Transition Advice: “If I Could Go Back, I’d Establish a Plan for My Next Step”

Transition Advice: “If I Could Go Back, I’d Establish a Plan for My Next Step”

Planning to separate from the service can be an exciting yet scary experience. For the many veterans who signed up to serve right after high school, life in the military may be all they’ve ever known of the working world. Army veteran Adam O’Toole wishes he could have a “do-over” when navigating his own transition.

Break Time Over Prep Time

“Due to a stop-loss toward the end of my obligation, I stayed in the Army for an additional 11 months of service,” said O’Toole. “Looking back, I didn’t use this time efficiently to prepare for life after the Army. Instead, I saw it as a well-deserved break after a 15-month combat deployment rather than a time to ensure I was setting myself up for success in the civilian world. Not only did I not have employment secured for my return home, I had no clue what I wanted for a next step in life or a career. If I could go back, I’d take full advantage of the time to establish a plan for my next step.”

The advice? Begin brainstorming and planning for your separation well in advance of your out-processing. “Even though I was in a combat zone six weeks before my last day in service, I still missed opportunities to begin the initial stages of preparation. It took a lot of hard work to recover the ground I lost,” he said.

What Held Him Back

“Upon arriving home in 2008, having done zero groundwork, I was having a rough go of it,” said O’Toole. “The economic recession was not helping, but my own shortcomings were what held me back the most: not having an adequate resume; not sharpening my interview skills and elevator pitch; not knowing civilian terminology, or how my skillsets translated; or even how best to conduct a job search.”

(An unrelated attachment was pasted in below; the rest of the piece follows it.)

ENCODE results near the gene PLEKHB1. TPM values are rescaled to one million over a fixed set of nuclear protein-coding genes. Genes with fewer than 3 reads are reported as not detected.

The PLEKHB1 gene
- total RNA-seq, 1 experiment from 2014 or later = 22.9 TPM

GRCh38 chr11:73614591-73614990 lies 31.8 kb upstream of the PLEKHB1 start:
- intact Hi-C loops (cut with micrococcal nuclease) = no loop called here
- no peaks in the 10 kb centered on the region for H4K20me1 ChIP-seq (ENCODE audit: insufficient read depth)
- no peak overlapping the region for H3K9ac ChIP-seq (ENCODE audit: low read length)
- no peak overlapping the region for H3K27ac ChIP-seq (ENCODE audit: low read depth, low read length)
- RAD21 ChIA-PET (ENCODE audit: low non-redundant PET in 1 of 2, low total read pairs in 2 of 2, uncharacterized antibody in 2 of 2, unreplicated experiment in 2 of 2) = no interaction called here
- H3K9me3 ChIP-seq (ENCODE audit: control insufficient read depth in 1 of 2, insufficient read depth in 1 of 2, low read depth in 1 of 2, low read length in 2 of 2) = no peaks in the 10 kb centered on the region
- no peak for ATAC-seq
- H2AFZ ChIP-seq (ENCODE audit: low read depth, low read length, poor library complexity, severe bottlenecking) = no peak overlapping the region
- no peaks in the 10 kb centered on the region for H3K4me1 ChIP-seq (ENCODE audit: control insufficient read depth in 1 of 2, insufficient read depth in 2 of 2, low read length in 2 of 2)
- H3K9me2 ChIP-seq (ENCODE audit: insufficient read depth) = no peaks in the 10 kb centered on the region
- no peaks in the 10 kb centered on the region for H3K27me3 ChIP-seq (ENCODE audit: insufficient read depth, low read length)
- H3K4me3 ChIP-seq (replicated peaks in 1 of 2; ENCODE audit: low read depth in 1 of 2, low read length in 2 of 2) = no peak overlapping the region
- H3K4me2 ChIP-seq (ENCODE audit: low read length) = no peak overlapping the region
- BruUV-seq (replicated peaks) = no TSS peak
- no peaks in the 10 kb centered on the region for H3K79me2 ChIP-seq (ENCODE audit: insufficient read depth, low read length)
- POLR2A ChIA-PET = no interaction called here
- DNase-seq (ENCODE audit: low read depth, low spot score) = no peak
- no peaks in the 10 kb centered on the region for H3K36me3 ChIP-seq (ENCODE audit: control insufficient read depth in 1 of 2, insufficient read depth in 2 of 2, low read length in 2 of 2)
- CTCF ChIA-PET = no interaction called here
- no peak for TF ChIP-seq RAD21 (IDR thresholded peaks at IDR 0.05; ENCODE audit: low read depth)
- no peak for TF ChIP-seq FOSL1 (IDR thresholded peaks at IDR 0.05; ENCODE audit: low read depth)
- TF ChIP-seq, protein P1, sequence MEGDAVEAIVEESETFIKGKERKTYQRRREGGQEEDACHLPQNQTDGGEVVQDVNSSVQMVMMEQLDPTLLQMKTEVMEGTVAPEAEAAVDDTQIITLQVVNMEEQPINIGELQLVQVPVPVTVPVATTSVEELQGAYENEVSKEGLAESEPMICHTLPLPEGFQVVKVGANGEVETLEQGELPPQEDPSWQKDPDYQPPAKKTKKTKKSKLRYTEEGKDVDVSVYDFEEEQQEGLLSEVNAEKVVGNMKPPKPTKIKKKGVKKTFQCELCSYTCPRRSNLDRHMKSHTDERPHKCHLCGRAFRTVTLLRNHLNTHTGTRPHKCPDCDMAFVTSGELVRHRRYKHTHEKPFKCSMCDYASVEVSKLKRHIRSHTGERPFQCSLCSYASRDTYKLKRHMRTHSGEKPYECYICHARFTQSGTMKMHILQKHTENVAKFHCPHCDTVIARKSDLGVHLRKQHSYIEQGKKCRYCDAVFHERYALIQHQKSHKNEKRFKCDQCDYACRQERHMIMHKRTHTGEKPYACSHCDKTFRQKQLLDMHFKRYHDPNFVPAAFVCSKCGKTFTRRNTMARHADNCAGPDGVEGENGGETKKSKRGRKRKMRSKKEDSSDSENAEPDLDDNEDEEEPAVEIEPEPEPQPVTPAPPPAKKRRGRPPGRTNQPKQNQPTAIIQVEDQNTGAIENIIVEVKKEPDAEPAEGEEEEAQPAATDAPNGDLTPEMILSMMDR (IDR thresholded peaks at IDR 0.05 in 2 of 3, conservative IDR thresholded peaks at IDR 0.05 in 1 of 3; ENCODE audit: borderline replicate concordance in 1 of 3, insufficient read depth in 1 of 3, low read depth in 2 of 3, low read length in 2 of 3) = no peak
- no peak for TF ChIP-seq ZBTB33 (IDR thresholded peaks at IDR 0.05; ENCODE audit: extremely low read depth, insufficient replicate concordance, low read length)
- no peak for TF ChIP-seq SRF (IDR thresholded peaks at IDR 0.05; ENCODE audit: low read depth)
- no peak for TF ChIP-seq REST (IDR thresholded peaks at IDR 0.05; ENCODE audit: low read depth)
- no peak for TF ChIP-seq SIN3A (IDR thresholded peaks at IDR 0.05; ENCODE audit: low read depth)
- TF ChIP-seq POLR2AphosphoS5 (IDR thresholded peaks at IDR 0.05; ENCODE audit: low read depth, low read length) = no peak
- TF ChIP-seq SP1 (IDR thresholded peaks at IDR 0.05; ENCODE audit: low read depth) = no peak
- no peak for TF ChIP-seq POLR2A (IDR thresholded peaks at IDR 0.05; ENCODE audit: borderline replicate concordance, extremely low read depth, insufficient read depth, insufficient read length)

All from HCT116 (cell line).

Grinding It Out

The first job O’Toole found was filling vending machines for $10 per hour. After a year or so he was recruited by a water restoration company as a lead technician, which offered more leadership, responsibility, and pay. After about a year, however, O’Toole was worn out due to staffing shortages and long days on the job.

Making a Switch

Soon after, O’Toole attended a RecruitMilitary Veterans Career Fair where he connected with a representative from Xavier University, who helped him see the benefits of using his Post-9/11 GI Bill. “The information I gained at this event ignited the spark that led me to pursue a degree in applied physics,” said O’Toole. “I also got an opportunity to interview with RecruitMilitary for a role in my home city.” He got the job and has not looked back since.

One decade later, O’Toole is RecruitMilitary’s Director of Partner Relations and produces hiring events across the country. “During kick off speeches to candidates at our job fairs, it is not uncommon for me to lead with, ‘Don’t do what Adam did’ when discussing the right steps to ensure transitions are executed with ease to reduce the hurdles down the road,” he said.

By Chris Newsome